Sleeping bag buying guide
Different occasions need different requirements from your sleeping bag, but, in general, you’ll want it to be comfortable, suitable for the climate conditions and convenient to pack away and carry.
When it comes to comfort and warmth, there’s no ‘one size fits all’ solution. So how do you know which bag is best for your needs? We’ve put together a few pointers to help you make an informed choice.
Sleeping bag temperature ratings
The most basic requirement of a sleeping bag is to keep you warm, and just like a duvet’s tog rating, different sleeping bags have different temperature ratings. You may find the bag is given a rating in degrees, either as a limit, or a range of temperatures. For example, a limit of -8oC means it should keep you warm down to external temperatures of -8oC.
Other bags may have a more generalised ‘season of use’ rating, which is designed to give you a rough idea of whether it’s suitable for summer (rated as 1 season), through to year-round use (rated as 4 season).
Some of the lower budget bags don’t have any rating – these are generally lightweight and suitable for occasional summer use.
However, it’s important to note that any ratings are only a guide, as individual requirements and preferences vary. Some people may simply prefer their bag to be as warm as possible, and seasoned outdoor travellers are less likely to feel the cold than someone who rarely sleeps anywhere without central heating.
Best type of sleeping bag filling
- Synthetic filling is the cheapest choice and has a number of advantages over duck or goose down. The main three being that it’s cheaper, it’s washable and it dries out quicker if it gets wet. These three facts alone make it a good choice for most occasions.
- Goose or duck down is warmer than synthetic filling, and it can last longer because it’s better at coping with the repeated compressions and ‘squashing’ into your pack that can degrade synthetic fibres. But it can lead to problems if your bag happens to get wet while you’re putting up your tent because it’s slow to dry out; a damp sleeping bag means you’re likely to have a cold and uncomfortable night’s sleep. It’s also expensive and needs specialist cleaning.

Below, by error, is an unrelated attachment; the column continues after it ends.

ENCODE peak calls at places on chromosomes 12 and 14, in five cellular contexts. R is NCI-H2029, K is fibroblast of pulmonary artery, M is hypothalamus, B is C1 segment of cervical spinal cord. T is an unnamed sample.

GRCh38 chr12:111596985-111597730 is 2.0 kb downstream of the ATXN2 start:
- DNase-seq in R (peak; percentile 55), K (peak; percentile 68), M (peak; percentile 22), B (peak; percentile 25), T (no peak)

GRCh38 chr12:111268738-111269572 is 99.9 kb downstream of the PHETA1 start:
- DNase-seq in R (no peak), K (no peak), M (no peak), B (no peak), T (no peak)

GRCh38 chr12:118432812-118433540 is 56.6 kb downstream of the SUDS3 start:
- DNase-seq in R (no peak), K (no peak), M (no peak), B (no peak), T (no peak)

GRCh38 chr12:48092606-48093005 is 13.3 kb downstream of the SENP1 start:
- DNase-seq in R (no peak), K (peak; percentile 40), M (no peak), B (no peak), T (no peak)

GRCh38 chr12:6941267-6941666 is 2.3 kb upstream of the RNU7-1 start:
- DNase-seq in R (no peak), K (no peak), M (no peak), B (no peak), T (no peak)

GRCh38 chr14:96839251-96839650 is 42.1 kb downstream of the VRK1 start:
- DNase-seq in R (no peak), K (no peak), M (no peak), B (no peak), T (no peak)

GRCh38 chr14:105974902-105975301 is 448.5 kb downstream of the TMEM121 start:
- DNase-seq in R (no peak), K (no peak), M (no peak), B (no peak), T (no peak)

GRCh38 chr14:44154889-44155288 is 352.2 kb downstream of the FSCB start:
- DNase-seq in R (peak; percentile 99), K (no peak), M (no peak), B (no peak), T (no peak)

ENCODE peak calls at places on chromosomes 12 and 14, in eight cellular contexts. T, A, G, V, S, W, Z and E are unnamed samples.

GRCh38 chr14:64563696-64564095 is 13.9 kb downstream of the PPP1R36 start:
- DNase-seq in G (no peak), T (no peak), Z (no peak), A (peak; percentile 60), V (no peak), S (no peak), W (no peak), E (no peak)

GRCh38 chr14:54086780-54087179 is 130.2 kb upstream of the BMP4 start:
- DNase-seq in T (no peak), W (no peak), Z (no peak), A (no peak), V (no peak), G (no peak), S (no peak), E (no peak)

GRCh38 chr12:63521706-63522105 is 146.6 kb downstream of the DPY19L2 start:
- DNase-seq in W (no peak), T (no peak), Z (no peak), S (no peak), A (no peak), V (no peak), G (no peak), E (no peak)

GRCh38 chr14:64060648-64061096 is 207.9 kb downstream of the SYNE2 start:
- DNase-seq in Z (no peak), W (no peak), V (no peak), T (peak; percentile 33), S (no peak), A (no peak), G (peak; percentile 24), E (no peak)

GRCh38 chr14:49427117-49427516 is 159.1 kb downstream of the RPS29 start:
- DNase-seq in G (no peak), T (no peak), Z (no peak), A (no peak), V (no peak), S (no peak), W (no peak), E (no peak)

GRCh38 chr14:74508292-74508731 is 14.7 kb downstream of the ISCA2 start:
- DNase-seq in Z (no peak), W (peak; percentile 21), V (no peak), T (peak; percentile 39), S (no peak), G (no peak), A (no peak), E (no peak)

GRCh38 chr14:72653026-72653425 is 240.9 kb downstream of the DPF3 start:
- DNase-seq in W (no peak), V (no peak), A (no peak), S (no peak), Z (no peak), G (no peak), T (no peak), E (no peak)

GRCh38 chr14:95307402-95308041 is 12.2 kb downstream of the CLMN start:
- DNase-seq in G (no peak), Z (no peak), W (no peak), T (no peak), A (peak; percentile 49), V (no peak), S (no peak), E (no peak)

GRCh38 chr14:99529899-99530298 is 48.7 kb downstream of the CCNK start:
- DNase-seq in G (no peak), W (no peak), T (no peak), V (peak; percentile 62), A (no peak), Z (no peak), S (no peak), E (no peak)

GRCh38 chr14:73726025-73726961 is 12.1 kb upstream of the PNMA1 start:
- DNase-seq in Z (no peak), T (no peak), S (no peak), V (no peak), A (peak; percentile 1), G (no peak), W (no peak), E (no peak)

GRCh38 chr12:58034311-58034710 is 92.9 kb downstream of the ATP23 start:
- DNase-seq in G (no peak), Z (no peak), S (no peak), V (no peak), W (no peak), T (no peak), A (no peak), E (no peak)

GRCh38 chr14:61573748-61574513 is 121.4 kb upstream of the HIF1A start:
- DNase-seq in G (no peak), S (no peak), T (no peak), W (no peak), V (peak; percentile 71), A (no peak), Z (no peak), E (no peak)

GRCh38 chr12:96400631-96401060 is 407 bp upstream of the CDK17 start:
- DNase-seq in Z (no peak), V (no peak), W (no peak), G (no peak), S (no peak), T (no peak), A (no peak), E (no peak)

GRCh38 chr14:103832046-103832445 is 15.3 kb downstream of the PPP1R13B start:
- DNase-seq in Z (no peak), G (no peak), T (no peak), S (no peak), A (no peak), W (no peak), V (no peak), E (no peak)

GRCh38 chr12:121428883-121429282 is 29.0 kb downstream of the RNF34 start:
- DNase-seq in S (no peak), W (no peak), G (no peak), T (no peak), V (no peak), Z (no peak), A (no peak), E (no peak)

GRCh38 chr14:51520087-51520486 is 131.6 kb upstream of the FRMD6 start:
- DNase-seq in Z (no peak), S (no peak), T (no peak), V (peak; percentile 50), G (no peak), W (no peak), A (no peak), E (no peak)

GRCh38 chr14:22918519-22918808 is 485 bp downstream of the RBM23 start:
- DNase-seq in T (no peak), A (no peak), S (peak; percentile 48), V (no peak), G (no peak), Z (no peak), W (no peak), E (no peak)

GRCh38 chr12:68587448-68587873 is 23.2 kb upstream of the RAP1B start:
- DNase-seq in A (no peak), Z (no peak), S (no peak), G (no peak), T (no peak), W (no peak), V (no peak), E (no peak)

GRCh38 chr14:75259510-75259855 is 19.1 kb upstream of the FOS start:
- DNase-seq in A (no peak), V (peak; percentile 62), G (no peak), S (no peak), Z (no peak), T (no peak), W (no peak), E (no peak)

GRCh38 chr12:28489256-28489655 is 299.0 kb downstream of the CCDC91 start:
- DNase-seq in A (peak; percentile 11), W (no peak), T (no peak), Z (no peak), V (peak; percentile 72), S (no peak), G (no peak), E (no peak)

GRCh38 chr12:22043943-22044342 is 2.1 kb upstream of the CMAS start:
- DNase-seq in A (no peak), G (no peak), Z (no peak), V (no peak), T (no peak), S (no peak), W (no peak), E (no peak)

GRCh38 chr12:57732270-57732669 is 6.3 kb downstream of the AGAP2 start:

If you’re worried about the ethics of using down, you’ll need to be aware that some may be sourced from birds that have been force-fed to make fois gras – so you may want to do further research to ensure the down is obtained from a source that you find acceptable.
Sleeping bag shapes
- Rectangle: The most basic shape, and familiar from many a childhood sleepover. They’re usually cheap, and are good for those who like their head and neck to have plenty of room. The down side is that cold air can get in round your shoulders.
- Mummy: These are designed to fit more snugly than a rectangle and are tapered towards the foot. This reduces air movement around your body and helps to build up an insulating layer of warm air, to keep you warmer. Sometimes you’ll find they have a hood and a neck baffle to stop cold air entering the bag. However, the shape and fit of mummy-style bags can be restrictive, so you may find them uncomfortable if you tend to move around a lot in your sleep. The hood will keep you much warmer if it’s cold, but some people find them quite claustrophobic.
- Pod: If you like to curl up in the foetal position, or simply find other bags too tight, a Gelert Sleeping Pod is a wide oval shape.
Whatever sleeping bag you choose, you’ll still need a sleeping mat underneath you, not just for softness and comfort, but also to protect you from cold ground.
How to care for a sleeping bag
Those with synthetic fillings are generally washable, although unless you have a large drum washing machine at home you may need to take it to a launderette.
Using a removable liner can help to keep the bag clean inside, as this can be washed regularly without the hassle of having to wash and dry the whole sleeping bag.
If you can’t - or don’t want to - clean the whole bag, the outer fabric can usually be spot-washed with a damp cloth to remove stains.